Congo's Civil War and Global Corporations
March 6, 2006
In the Congo, the death toll is now close
to six million people. Their civil war has been going on for ten
years now, with no end in sight. Most of the deaths have been
civilians - killed by starvation and disease.
And you didn't even know there was a civil
war going on in the Congo. (I didn't either until a few days ago.)
Who wants to hear about a civil war killing millions of people
in some Third World country?
The war is between the Congolese army
and different rebel groups backed by Uganda and Rwanda. This war
has been called "Africa's First World War" and "the
world's most neglected emergency." They're fighting over
control of the natural resources in the area: diamonds, tin, copper,
gold and most of all, coltan (I hadn't heard of it either).
Coltan is a heat-resistant mineral that's
heavily used in cell phones and laptops. Because of the huge demand,
coltan mining is bringing in millions of dollars to the governments
and militias fighting over turf.
On the surface this looks like ethnic
warfare. But the flames are being fanned by the corporations that
are buying these minerals. All of the coltan is bought by just
three companies: Cabot Inc. (American), H.C. Starc (German) and
Nigncxia (Chinese). These are the only companies that are able
to process coltan for use in electronic components. The final
product is then sold to Nokia, Motorola, Compaq, Sony, etc.
In the "small world" department,
Sam Bodman, former CEO of Cabot Inc. is now George W. Bush's Secretary
of Energy. When Bush was governor of Texas, he permitted Cabot
and several other major polluters to maintain or even increase
their levels of toxic emissions.
Weapons from all over the U.S. and Europe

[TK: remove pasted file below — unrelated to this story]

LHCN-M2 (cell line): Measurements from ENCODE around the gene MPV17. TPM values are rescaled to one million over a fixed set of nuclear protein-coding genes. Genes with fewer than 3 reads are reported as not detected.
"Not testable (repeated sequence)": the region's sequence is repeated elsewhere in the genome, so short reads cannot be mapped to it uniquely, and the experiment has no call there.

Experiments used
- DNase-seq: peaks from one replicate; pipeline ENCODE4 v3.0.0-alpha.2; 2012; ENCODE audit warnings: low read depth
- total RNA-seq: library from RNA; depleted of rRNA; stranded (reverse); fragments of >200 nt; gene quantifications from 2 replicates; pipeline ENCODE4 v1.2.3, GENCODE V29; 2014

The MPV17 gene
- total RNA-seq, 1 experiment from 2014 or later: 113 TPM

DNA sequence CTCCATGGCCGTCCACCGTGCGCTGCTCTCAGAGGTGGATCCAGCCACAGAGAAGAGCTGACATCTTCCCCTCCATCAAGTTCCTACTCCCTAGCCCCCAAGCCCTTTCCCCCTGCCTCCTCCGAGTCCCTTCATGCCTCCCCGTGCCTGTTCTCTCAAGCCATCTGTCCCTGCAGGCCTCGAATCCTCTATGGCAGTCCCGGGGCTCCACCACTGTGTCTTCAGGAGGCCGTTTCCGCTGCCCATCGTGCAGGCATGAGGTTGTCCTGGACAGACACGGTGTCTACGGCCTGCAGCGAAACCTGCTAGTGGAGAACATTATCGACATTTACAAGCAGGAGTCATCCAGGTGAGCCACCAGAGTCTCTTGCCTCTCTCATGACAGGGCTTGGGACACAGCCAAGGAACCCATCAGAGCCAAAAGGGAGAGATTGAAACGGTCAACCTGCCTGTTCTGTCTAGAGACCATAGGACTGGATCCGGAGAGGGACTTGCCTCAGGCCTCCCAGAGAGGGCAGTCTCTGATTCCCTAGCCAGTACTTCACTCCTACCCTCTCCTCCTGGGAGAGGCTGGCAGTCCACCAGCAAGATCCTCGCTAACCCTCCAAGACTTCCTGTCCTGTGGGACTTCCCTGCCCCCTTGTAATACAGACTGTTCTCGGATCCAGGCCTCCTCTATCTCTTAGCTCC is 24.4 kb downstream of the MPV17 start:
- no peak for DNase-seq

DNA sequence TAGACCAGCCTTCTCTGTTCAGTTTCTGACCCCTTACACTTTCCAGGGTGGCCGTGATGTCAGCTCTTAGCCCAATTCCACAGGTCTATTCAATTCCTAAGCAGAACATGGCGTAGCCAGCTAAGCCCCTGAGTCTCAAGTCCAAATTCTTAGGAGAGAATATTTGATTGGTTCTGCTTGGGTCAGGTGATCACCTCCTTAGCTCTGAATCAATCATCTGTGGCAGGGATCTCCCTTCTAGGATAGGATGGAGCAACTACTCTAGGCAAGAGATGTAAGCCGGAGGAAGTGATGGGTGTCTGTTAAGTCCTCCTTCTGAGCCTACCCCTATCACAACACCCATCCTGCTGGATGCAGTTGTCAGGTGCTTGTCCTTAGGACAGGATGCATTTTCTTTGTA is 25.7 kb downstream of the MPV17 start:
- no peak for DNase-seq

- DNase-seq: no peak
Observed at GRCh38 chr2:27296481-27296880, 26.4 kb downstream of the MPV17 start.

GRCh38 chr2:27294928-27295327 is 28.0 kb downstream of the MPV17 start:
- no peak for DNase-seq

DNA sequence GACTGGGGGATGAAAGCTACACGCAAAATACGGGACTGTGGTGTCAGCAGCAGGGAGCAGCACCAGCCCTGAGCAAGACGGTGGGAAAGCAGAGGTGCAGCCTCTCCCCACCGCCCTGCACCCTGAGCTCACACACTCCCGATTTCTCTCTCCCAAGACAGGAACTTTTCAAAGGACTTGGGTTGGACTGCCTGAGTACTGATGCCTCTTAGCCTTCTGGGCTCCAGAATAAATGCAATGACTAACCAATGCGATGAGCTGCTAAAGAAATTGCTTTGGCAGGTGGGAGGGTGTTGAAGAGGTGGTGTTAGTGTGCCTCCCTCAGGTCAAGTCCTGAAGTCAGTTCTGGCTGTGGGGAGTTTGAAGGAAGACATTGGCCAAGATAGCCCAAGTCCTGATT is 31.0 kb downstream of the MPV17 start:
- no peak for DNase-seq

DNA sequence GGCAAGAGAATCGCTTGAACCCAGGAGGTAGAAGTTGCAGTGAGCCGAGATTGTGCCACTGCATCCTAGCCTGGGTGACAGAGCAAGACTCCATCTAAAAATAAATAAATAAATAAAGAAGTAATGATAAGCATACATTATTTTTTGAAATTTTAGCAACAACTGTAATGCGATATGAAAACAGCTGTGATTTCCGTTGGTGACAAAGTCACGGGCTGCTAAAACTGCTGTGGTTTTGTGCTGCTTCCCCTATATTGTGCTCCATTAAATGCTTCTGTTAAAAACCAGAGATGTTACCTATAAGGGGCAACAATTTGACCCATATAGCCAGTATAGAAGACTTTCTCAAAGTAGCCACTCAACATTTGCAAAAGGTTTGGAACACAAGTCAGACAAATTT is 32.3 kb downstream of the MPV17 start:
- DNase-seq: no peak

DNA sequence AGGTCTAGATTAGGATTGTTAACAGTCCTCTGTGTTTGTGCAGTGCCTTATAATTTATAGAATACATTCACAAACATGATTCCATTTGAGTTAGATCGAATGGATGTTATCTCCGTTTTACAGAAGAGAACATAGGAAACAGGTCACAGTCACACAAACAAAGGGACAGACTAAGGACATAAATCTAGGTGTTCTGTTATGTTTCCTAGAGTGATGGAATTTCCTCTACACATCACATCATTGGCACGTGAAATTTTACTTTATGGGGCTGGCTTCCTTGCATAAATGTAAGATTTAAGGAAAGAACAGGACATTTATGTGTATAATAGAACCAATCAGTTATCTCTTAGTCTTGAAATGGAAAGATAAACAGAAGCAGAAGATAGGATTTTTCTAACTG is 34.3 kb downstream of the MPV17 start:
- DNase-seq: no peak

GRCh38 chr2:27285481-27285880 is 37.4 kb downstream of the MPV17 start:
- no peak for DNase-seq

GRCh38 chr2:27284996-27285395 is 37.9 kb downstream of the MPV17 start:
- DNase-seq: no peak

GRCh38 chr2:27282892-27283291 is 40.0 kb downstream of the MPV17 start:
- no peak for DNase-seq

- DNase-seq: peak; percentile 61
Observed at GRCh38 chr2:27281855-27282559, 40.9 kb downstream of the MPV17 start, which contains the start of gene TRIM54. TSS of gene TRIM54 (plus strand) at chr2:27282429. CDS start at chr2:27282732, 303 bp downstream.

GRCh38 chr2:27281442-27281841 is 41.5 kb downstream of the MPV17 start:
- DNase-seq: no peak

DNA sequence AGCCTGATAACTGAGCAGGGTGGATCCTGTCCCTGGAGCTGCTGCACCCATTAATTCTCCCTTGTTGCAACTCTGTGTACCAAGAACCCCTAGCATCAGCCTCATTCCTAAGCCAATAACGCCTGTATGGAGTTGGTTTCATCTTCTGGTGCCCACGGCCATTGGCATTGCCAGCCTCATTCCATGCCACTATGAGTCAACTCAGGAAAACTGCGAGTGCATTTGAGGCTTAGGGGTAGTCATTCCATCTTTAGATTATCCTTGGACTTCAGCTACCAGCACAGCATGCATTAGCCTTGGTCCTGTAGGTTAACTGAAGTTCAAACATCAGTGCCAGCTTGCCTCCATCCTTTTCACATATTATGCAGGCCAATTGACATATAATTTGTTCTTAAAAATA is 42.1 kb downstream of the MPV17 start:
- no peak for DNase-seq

are pouring into the Congo - just what they need.
Congo's civil war is affecting everyone
in the country. Farmers who have been displaced have practically
no choice except to work in the mines. Many other people are forced
into prostitution. About two million people in the region are
The deforestation caused by the mining
has wiped out endangered species. The increased poverty and desperation
has led people to hunt gorillas and other endangered animals for
food. The biodiversity of the region is irreversibly damaged.
The Eastern Lowland Gorilla is close to
extinction. In 1991 there were about 8,000 of them. As of the
year 2000, there were less than a thousand of them left.
This article concludes with:
"Somehow, it's not surprising that
this information isn't included in the instruction manual that
comes with your cell phone. Perhaps mobile phones should be outfitted
with stickers that read: 'Warning! This device was created with
raw materials from central Africa. These materials are rare, non-renewable,
were sold to fund a bloody civil war and have caused the virtual
elimination of endangered species. Have a nice day.' People need
to realize that there is a direct link between the gadgets that
make their lives more convenient and the frightening reality of
the violence, turmoil and destruction that plague our world."